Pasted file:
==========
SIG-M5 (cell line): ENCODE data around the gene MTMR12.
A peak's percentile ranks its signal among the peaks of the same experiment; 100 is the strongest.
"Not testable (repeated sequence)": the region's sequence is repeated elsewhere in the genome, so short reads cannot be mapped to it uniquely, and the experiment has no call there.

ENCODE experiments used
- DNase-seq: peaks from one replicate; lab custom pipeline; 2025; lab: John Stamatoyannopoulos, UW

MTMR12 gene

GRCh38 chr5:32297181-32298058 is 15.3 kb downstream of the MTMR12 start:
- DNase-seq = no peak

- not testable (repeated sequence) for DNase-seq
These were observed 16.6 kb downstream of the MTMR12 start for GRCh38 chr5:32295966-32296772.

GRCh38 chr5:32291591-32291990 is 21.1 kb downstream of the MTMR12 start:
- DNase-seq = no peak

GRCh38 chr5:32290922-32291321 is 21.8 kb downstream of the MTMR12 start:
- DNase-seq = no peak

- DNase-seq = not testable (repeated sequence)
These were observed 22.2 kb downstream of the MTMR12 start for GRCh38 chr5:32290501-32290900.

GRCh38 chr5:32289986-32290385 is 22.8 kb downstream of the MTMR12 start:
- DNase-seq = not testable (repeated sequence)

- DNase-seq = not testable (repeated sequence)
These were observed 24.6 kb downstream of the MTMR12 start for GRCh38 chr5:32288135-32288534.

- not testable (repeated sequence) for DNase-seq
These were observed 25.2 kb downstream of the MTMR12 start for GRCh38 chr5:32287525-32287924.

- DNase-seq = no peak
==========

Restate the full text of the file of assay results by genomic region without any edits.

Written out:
SIG-M5 (cell line): ENCODE data around the gene MTMR12.
A peak's percentile ranks its signal among the peaks of the same experiment; 100 is the strongest.
"Not testable (repeated sequence)": the region's sequence is repeated elsewhere in the genome, so short reads cannot be mapped to it uniquely, and the experiment has no call there.

ENCODE experiments used
- DNase-seq: peaks from one replicate; lab custom pipeline; 2025; lab: John Stamatoyannopoulos, UW

MTMR12 gene

GRCh38 chr5:32297181-32298058 is 15.3 kb downstream of the MTMR12 start:
- DNase-seq = no peak

- not testable (repeated sequence) for DNase-seq
These were observed 16.6 kb downstream of the MTMR12 start for GRCh38 chr5:32295966-32296772.

GRCh38 chr5:32291591-32291990 is 21.1 kb downstream of the MTMR12 start:
- DNase-seq = no peak

GRCh38 chr5:32290922-32291321 is 21.8 kb downstream of the MTMR12 start:
- DNase-seq = no peak

- DNase-seq = not testable (repeated sequence)
These were observed 22.2 kb downstream of the MTMR12 start for GRCh38 chr5:32290501-32290900.

GRCh38 chr5:32289986-32290385 is 22.8 kb downstream of the MTMR12 start:
- DNase-seq = not testable (repeated sequence)

- DNase-seq = not testable (repeated sequence)
These were observed 24.6 kb downstream of the MTMR12 start for GRCh38 chr5:32288135-32288534.

- not testable (repeated sequence) for DNase-seq
These were observed 25.2 kb downstream of the MTMR12 start for GRCh38 chr5:32287525-32287924.

- DNase-seq = no peak